However, when finding the equation of a tangent, you may be expected to work with circles with a non-zero centre – this is because the method used is identical whether the circle is centred at the origin or elsewhere on the coordinate grid. You can see this in example 5 below.

In order to find the equation of the tangent to a circle at a given point:

**Find the gradient of the radius at that point.****Find the gradient of the tangent at that point.****Find the**\textbf{y}**-intercept and hence the equation of the tangent.**

Get your free equation of tangent to a circle worksheet of 20+ questions and answers. Includes reasoning and applied questions.

DOWNLOAD FREEGet your free equation of tangent to a circle worksheet of 20+ questions and answers. Includes reasoning and applied questions.

DOWNLOAD FREE**Equation of tangent** is part of our series of lessons to support revision on **parts of a circle** and **circles, sectors and arcs**. You may find it helpful to start with the main circles, sectors and arcs lesson for a summary of what to expect, or use the step by step guides below for further detail on individual topics. Other lessons in this series include:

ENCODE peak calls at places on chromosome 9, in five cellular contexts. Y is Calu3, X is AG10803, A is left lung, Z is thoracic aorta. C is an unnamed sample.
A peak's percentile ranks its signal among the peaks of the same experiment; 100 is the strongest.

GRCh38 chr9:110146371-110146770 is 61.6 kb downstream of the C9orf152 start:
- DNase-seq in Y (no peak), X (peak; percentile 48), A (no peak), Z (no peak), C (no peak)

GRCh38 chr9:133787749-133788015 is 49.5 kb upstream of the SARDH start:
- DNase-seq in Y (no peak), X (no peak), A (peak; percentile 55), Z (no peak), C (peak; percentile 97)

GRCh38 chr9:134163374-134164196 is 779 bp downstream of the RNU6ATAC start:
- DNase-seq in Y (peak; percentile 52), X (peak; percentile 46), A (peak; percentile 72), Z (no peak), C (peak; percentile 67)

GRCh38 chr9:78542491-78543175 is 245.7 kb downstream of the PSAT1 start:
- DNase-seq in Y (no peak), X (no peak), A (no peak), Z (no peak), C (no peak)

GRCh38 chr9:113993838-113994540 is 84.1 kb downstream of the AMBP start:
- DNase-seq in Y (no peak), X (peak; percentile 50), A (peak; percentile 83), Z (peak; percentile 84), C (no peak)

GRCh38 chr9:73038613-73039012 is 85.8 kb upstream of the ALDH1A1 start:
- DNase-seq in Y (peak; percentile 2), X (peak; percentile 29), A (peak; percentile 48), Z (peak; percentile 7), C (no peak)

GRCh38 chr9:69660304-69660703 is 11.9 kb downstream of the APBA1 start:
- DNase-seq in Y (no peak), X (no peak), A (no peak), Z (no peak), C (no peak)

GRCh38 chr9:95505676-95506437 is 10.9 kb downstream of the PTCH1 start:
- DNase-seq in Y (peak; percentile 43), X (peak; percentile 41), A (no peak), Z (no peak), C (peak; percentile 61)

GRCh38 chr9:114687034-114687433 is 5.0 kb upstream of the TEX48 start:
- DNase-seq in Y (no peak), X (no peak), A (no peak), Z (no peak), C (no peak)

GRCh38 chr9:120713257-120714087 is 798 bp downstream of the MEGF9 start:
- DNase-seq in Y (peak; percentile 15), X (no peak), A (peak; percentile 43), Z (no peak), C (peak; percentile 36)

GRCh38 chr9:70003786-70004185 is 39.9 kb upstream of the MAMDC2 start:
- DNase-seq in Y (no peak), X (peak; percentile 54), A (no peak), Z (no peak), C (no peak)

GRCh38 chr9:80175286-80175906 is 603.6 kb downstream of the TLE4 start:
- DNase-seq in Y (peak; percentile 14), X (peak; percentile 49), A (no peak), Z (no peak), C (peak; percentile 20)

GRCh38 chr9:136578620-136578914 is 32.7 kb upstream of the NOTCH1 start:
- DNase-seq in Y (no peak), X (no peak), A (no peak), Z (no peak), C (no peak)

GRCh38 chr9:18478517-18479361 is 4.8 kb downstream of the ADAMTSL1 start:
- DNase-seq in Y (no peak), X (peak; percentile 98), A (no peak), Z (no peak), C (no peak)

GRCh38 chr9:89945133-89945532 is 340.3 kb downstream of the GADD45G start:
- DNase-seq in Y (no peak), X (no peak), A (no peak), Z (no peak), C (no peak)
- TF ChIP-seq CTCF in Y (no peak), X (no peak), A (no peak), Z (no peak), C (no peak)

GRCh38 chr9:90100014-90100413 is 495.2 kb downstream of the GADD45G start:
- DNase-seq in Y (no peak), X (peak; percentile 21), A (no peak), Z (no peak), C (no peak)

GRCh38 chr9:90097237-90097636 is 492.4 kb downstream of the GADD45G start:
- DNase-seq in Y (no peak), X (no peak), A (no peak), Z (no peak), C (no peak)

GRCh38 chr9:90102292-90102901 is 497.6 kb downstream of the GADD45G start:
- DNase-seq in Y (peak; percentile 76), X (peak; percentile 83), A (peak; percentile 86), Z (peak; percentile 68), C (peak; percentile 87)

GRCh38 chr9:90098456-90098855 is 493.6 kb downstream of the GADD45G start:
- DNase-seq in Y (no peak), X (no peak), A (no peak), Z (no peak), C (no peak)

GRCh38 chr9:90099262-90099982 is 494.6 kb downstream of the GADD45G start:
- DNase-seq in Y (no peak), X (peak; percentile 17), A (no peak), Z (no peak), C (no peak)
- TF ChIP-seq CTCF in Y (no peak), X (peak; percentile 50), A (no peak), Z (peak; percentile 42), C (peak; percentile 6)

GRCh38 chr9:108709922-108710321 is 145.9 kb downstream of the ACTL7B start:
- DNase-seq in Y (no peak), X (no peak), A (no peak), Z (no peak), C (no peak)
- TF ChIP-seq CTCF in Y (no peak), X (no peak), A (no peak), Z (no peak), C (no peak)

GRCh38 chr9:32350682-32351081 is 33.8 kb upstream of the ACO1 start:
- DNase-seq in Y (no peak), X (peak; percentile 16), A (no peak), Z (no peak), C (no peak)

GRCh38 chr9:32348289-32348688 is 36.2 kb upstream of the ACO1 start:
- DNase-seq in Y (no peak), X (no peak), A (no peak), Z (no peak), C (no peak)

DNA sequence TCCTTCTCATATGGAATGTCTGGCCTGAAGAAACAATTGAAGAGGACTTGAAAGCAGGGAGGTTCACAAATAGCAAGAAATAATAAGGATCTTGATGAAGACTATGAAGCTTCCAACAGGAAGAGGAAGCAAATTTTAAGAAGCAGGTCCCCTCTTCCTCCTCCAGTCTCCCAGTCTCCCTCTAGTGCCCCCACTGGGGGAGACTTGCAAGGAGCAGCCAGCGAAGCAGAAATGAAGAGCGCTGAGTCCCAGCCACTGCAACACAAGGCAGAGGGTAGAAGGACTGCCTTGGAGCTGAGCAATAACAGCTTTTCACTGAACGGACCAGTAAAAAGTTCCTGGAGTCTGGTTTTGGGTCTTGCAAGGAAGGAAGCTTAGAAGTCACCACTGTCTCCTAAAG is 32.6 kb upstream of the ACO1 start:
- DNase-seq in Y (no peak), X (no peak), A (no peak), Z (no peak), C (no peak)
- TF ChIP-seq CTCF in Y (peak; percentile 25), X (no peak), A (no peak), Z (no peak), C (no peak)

Find the equation of the tangent to the circle x^{2}+y^{2}=90 at the point (9,3).

**Find the gradient of the radius at that point.**

The radius is the line joining the centre of the circle (0,0) and the known point on the circumference (9,3).

To find the gradient of the radius, calculate m=\cfrac{y_{2}-y_{1}}{x_{2}-x_{1}}.

m=\cfrac{y_{2}-y_{1}}{x_{2}-x_{1}}=\cfrac{3-0}{9-0}=\cfrac{3}{9}=\cfrac{1}{3}2**Find the gradient of the tangent at that point.**

The gradient of the radius =\cfrac{1}{3}.

The reciprocal of =\cfrac{1}{3} is 3.

Multiply this by -1 (change the sign) to get the gradient of the tangent, gradient =-3.

3**Find the ** \textbf{y} **-intercept and hence the equation of the tangent.**

We now have the gradient of the tangent line, -3, so we know the equation of the line is y=-3x+c.

We use the known point on that line (9,3) to find c.

We substitute the values x=9 and y=3 into y=-3x+c and solve for c.

\begin{aligned} 3 &=-3(9)+c \\\\ 3 &=-27+c \\\\ 30 &=c \end{aligned}Hence the equation of the tangent is y=-3x+30, or, better, y=30-3x.

Find the equation of the tangent to the circle x^{2}+y^{2}=80 at the point (-4,8).

**Find the gradient of the radius at that point.**

The radius is the line joining the centre of the circle (0,0) and the known point on the circumference (-4,8).

To find the gradient of the radius, calculate m=\cfrac{y_{2}-y_{1}}{x_{2}-x_{1}}.

m=\cfrac{y_{2}-y_{1}}{x_{2}-x_{1}}=\cfrac{0-8}{0β4}=\cfrac{-8}{4}=-2

**Find the gradient of the tangent at that point.**